Looking unto Jesus the author and finisher of our faith; who for the joy that was set before him endured the cross, despising the shame, and is set down at the right hand of the throne of God. (Heb. 12:2)
Kevin Tierney has written a powerful article at Catholic Lane that tackles the lukewarm (and rather depressing) compromise with sin that the Relatio from the Synod seems to convey.
In his article, Tierney defends (of all things!) the joy of the Gospel - even the joy of the struggle, of the long walk up Calvary and the many stumbles along the way.
Some excerpts (my emphases) ...
The Church no longer speaks of the joy of marriage, but instead about how difficult it is and how so few can live according to its precepts. The danger here is that we create a self-fulfilling prophecy: if marriage and the family are not the joy and fulfillment of man, then we will continue to see less joy and more difficulty.
When I struggled with living out the moral teaching of the Church, I was never happy. Even when I was happy, I was less than I could be. Thanks to the design of God, that unhappiness drove me to seek answers, and it drove me to the confessional. While I obviously cannot disclose what was said during those sessions, never once did I find a priest who condemned and judged. All understood our struggles with life, and that a life of constant minor indiscretions can be even more dead than a life of only one or two major indiscretions. They practiced true graduality in slowly but surely guiding me towards living out the truth. Yet during all of this, these great priests did several things:
- They reminded me that I was not called to live according to these sins. If God called me to something, it must be possible.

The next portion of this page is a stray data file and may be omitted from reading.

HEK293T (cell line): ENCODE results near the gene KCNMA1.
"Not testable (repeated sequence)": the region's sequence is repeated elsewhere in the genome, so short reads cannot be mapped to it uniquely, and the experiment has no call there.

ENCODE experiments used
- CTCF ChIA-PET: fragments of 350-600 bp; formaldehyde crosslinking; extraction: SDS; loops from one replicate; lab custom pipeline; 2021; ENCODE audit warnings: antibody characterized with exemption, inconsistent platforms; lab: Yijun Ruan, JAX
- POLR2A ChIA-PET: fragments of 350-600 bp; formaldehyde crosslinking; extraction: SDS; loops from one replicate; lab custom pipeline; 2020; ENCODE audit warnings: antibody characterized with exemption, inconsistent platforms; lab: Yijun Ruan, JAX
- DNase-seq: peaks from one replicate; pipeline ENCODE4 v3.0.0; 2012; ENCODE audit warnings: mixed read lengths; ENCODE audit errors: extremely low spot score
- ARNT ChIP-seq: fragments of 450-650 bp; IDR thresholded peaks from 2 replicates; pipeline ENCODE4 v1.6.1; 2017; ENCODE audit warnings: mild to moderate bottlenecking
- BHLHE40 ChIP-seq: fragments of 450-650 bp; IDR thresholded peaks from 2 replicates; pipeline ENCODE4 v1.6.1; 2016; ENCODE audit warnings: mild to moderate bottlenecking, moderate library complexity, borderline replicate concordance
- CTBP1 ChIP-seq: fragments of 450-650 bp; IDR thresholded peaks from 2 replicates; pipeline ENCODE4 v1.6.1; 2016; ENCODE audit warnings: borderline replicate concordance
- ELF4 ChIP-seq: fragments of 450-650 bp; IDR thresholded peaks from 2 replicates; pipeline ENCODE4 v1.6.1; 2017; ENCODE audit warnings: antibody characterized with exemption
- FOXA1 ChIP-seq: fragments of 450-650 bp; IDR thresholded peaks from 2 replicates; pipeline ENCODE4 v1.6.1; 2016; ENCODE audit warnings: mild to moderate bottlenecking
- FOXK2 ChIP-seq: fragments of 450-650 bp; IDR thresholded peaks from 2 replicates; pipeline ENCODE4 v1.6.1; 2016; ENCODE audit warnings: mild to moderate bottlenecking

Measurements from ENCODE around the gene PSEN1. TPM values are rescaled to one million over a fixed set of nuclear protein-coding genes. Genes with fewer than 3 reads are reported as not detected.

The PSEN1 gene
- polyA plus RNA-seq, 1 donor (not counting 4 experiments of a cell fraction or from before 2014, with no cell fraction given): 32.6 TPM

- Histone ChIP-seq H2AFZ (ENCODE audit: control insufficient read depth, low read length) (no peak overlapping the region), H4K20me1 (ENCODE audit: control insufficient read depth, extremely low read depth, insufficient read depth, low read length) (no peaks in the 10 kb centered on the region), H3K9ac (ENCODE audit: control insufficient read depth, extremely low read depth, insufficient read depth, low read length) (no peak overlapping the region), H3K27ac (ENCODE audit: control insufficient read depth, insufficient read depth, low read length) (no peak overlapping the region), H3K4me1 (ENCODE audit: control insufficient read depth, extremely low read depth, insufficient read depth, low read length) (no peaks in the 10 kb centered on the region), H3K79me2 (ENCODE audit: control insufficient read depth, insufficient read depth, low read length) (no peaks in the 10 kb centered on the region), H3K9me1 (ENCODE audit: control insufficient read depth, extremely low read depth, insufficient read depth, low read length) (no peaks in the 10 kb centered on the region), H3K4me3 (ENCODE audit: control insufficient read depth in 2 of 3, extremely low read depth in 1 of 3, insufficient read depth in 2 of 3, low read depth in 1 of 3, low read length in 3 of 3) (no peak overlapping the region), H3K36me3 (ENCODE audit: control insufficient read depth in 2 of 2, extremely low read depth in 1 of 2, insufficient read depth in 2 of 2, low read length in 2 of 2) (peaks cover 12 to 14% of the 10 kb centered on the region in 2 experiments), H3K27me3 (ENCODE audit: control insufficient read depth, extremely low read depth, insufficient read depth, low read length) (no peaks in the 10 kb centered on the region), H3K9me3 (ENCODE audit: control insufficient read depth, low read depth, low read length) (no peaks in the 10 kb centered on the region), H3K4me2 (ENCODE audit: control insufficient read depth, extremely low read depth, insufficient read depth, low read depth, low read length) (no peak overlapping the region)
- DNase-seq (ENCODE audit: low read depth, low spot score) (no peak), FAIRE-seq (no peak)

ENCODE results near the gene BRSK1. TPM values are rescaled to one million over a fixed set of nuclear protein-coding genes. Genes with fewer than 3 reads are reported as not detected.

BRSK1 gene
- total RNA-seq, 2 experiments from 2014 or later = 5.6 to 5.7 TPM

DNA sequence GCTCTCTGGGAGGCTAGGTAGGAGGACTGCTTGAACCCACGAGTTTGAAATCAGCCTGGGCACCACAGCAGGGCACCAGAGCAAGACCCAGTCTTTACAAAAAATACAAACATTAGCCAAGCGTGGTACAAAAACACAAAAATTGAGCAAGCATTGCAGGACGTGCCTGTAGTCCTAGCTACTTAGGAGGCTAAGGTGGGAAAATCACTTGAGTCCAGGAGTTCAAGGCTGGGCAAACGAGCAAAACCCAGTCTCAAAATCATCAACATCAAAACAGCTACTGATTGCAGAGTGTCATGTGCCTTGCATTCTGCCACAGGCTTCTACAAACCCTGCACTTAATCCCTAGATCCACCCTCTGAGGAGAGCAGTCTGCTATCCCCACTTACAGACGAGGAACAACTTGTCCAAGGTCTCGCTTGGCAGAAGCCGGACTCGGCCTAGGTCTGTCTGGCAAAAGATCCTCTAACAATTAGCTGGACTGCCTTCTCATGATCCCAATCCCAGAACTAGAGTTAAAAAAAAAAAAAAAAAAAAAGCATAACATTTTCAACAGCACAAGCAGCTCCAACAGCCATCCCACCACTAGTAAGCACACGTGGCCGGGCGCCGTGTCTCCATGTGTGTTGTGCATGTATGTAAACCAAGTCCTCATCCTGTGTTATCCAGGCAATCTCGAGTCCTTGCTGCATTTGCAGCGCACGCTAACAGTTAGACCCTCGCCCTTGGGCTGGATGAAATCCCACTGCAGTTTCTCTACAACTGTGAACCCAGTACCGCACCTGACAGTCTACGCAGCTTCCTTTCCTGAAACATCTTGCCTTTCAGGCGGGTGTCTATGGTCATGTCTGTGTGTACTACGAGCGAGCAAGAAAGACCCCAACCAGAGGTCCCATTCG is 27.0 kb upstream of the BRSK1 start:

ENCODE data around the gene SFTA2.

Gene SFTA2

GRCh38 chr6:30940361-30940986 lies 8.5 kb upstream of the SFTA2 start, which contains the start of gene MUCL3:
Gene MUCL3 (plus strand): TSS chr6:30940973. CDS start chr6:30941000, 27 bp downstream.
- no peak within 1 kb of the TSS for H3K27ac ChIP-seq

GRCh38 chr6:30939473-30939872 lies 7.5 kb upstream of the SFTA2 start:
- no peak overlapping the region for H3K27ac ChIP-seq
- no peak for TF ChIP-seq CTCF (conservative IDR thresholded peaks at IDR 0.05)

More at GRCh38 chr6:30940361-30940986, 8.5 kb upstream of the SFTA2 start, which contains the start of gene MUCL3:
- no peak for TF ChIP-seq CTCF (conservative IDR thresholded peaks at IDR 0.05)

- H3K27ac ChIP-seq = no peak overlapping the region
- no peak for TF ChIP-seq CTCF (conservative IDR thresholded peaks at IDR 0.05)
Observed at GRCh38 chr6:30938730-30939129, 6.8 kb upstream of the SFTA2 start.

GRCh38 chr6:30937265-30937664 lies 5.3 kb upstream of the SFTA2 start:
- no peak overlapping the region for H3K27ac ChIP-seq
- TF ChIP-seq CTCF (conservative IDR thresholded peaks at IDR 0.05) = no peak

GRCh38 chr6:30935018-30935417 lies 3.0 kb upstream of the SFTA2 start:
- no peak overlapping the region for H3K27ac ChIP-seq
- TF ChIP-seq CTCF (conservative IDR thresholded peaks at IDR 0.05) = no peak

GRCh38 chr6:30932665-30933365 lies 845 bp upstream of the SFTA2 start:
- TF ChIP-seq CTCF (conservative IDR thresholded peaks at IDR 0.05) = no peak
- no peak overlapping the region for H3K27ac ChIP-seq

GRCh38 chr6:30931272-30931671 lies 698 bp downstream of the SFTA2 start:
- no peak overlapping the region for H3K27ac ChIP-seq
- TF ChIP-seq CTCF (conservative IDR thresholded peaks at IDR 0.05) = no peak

- As impossible as it may seem, my struggling would lead to peace if I let Christ give it to me.
- Following the Gospel provides a joy even during the lowest of times that all the pleasures and comforts of the world cannot match in their highest of times.
Read the whole thing here.
This is the great danger of the politics of "sexual orientation". It identifies us with our sins. If a man is sexually attracted to other men, why should that define who he is? We all struggle against all sorts of sins, some of them quite horrific, but if I (for example) am "oriented" toward adultery, and yet I constantly struggle to cooperate with God's grace so as to be faithful to my wife, am I in fact an "adulterer"? An "alcoholic" is more than his bottle if and when he begins to turn away from it. There's a big difference between an alcoholic who allows himself to be dominated by his addiction and one who is vigilant (by the grace of God) in resisting it.
We are more than our sins when (by God's grace) we repent of our sins.
This is never easy, but it is the only way to the joy of Christ about which Kevin Tierney speaks - even though it is the Way of the Cross.
And the joy and grace that comes to us when we take up our daily cross is lost when our bishops and priests are too ashamed to call us to be more than our sins. "Don't start up Calvary. It's a rocky road. Leave the cross by the wayside and relax. Take it easy. God loves you anyway."
As Bishop Sheen reminded us, the spirit of antichrist is the denial of His cross.